Common themes will include oversight of risk assessment by senior management, allocation of appropriate resources, identification of information sources to enable risk assessment and review, due diligence, documentation of the risk assessment, periodic review, procedures to identify emerging risks and internal challenge to risk assessments.
Fund managers may wish to consider risks based on the Bribery Act guidance: country risk, including secrecy and whether the country subscribes to the Common Reporting Standard, sectoral risk, transaction risk, business opportunity risk, business partnership risk, product risk and customer risk. The Joint Money Laundering Steering Group (JMLSG) guidance on high and low risk factors may also be considered.
Risk assessment should consider whether internal structures, procedures and "culture" add to the level of risk. These would include deficiencies in training, a compensation culture encouraging excessive risk taking (which should be unlikely in the financial services sector), lack of clarity, deficiencies in submission of Suspicious Activity Reports (SARs), lack of whistleblowing procedures and lack of clear messaging from management.
Given the view that the financial services industry presents higher sectoral risk of facilitating tax evasions, it would seem unwise to exclude any of the example procedures on proportionate grounds, unless there are good and well documented reasons for doing so.
The prevention procedures that will be reasonable are likely to include common elements, such as a clearly articulated risk assessment, top-level commitment, articulation of the approach to mitigating risks, overview of strategy and timeframe to implement policies, monitoring and enforcing compliance, reviewing procedures for effectiveness, clear pathway for reporting wrongdoing, protection for whistle-blowers and commitment to compliance over profit.
3. Top-Level Commitment
Senior management will likely be expected to take responsibility for implementing prevention measures, to endorse the policy, to have responsibility for awareness raising, to engage with Associated Persons and external bodies, to be responsible for certifying the assessment of risk, to implement and oversee disciplinary procedures and to commit to adequate whistleblowing processes.
4. Due Diligence
Due diligence procedures should be capable of identifying the risk of criminal facilitation of tax evasion by Associated Persons. This may mean that certain business groups may require increased scrutiny based on the risk assessment.
The examples in the Principles state that for a low-risk business it may only be necessary to perform due diligence on counterparties rather than further along the supply chain. Given the examples stating that the financial services industry is higher risk, this suggests that consideration should be given to persons with whom fund managers deal indirectly as well as directly.
5. Communication (Including Training)
The firm should seek to ensure that its policies and procedures are communicated, embedded and understood throughout the organization, through internal and external communication, including training. Internal communication should make clear the firm’s zero tolerance policy and the consequences of breach, and should provide clear lines of communication for persons who have questions. External communications can act as a strong deterrent to those who might otherwise seek to use the firm’s services to further illegal activity.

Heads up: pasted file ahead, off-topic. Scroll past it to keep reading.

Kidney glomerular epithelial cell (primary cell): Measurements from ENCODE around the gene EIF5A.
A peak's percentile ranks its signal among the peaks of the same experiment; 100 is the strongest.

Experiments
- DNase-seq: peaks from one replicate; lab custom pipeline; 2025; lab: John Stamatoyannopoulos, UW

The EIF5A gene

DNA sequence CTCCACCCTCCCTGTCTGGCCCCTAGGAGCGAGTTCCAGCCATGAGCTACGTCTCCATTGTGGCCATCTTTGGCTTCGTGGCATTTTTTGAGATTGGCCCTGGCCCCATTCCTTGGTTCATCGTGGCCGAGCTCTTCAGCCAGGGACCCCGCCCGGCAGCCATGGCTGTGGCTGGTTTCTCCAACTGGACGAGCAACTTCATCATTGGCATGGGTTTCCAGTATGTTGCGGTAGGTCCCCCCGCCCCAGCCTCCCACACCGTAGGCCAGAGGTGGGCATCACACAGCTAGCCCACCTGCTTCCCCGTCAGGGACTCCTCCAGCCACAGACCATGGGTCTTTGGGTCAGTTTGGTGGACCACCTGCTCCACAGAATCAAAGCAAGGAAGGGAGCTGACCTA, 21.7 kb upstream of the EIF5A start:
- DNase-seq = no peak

Training is likely to include the firm’s policies and procedures, an explanation of when and how to seek advice and report suspicions, an explanation of what constitutes U.K. and foreign “tax evasion” and associated fraud, an explanation of the employee’s legal duties, a summary of the penalties, and an overview of the social and economic effects of failing to prevent tax evasion.
Firms publishing their U.K. tax strategies online may also wish to include a statement relating to this topic.
6. Monitoring and Review
The nature of the risks faced will change over time, and the firm should seek internal feedback, perform periodic reviews and work with representative bodies to review their procedures. This might include engaging with industry bodies such as the British Venture Capital Association (BVCA) or the Alternative Investment Management Association (AIMA). Industry bodies can put forward their guidance to HMRC for endorsement.
The manager will also bear the burden of demonstrating in court that it has established effective procedures to prevent the involvement of those acting on its behalf in the criminal facilitation of tax evasion. A suitable audit trail of tax compliance training and procedures should therefore be implemented.
Fund documents and investor side letters often include warranties or undertakings from the general partner and manager confirming that they are not in breach of any laws and regulations that may have a material adverse effect on the fund. It is likely that managers should also seek to communicate their policies and procedures to investors, both to demonstrate their own compliance and also to assist investors with their own due diligence.
The offering memoranda and marketing documents may also need to be updated to include appropriate investor disclosures and risk factors relating to the possibility of the fund or manager (or portfolio companies) being held criminally liable for actions attributable to their Associated Persons.
Service Provider Contracts
Managers may also wish to incorporate appropriate contractual and indemnity protections in their service provider contracts. These could include specific warranties from the relevant service provider confirming that it has not (and will not) engage in activities that could result in the secondary “facilitation” offence, as well as undertakings to implement appropriate tax compliance training and procedures for the staff that routinely provide services to the manager or the fund.
It seems likely that, in line with the Principles’ focus on communicating the firm’s commitment to third parties, managers may be expected to ensure that contracts with service providers require counterparties to confirm their compliance and commitment to comply with the ongoing assessment and other requirements of the Principles.
This memorandum is provided by Skadden, Arps, Slate, Meagher & Flom LLP and its affiliates for educational and informational purposes only and is not intended and should not be construed as legal advice. This memorandum is considered advertising under applicable state laws.